An oldie but a goodie. This is a story about capitalism. And that time that our co-founder and board chair, Paul Tudor Jones II joined the stage at TED in 2015 to share his vision in creating JUST Capital:
From the transcript:
About a year ago, some friends of mine and I started a not-for-profit called JUST Capital. Its mission is very simple: to help companies and corporations learn how to operate in a more just fashion by using the public’s input to define exactly what the criteria are for just corporate behavior.
Now, right now, there’s no widely accepted standard that a company or corporation can follow, and that’s where JUST Capital comes in, because beginning this year and every year we’ll be conducting a nationwide survey of a representative sample of 20,000 Americans to find out exactly what they think are the criteria for justness in corporate behavior. Now, this is a model that’s going to start in the United States but can be expanded anywhere around the globe, and maybe we’ll find out that the most important thing for the public is that we create living wage jobs, or make healthy products, or help, not harm, the environment.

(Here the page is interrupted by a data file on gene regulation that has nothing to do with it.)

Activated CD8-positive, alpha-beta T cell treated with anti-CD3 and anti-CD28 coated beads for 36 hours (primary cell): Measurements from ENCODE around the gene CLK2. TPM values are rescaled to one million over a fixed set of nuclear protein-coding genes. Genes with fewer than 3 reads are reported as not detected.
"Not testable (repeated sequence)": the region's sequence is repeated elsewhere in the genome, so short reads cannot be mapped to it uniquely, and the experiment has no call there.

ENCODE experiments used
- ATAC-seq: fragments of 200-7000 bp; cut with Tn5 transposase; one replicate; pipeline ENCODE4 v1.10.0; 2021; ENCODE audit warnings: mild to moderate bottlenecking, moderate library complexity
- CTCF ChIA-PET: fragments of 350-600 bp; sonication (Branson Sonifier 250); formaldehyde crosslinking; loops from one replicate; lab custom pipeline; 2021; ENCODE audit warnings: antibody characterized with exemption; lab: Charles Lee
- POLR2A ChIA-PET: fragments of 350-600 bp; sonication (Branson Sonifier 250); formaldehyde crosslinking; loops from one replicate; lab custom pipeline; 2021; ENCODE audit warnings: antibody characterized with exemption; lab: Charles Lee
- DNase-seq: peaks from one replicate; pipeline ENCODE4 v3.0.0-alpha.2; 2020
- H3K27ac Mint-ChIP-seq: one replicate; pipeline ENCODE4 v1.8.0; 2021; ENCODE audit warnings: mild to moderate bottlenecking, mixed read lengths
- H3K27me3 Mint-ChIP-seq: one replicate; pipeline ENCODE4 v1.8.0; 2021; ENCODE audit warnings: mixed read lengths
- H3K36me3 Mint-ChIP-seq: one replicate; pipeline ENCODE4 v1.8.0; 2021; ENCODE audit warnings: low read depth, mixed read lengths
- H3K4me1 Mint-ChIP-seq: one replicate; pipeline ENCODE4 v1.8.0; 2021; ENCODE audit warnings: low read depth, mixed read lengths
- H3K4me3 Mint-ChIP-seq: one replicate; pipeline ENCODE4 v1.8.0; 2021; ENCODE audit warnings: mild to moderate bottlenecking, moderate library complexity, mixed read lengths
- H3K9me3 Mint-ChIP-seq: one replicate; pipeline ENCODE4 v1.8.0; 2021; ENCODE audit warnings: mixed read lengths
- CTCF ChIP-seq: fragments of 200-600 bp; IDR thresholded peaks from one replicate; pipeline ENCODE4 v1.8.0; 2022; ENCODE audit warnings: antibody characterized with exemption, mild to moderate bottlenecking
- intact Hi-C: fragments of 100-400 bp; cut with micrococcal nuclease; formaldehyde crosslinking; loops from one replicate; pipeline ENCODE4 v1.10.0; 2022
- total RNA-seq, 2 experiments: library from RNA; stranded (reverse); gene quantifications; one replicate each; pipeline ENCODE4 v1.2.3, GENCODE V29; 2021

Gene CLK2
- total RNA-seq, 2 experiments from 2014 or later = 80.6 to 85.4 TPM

At JUST Capital, we don’t know, and it’s not for us to decide. We’re but messengers, but we have 100 percent confidence and faith in the American public to get it right. So we’ll release the findings this September for the first time, and then next year, we’ll poll again, and we’ll take the additive step this time of ranking the 1,000 largest U.S. companies from number one to number 1,000 and everything in between. We’re calling it the Just Index, and remember, we’re an independent not-for-profit with no bias, and we will be giving the American public a voice. And maybe over time, we’ll find out that as people come to know which companies are the most just, human and economic resources will be driven towards them, and they’ll become the most prosperous and help our country be the most prosperous.
Now, capitalism has been responsible for every major innovation that’s made this world a more inspiring and wonderful place to live in. Capitalism has to be based on justice. It has to be, and now more than ever, with economic divisions growing wider every day. It’s estimated that 47 percent of American workers can be displaced in the next 20 years. I’m not against progress. I want the driverless car and the jet pack just like everyone else. But I’m pleading for recognition that with increased wealth and profits has to come greater corporate social responsibility.
Now, when I was young, and there was a problem, my mama used to always sigh and shake her head and say, “Have mercy, have mercy.” Now’s not the time for us, for the rest of us to show them mercy.The time is now for us to show them fairness, and we can do that, you and I, by starting where we work, in the businesses that we operate in. And when we put justness on par with profits, we’ll get the most wonderful thing in all the world. We’ll take back our humanity.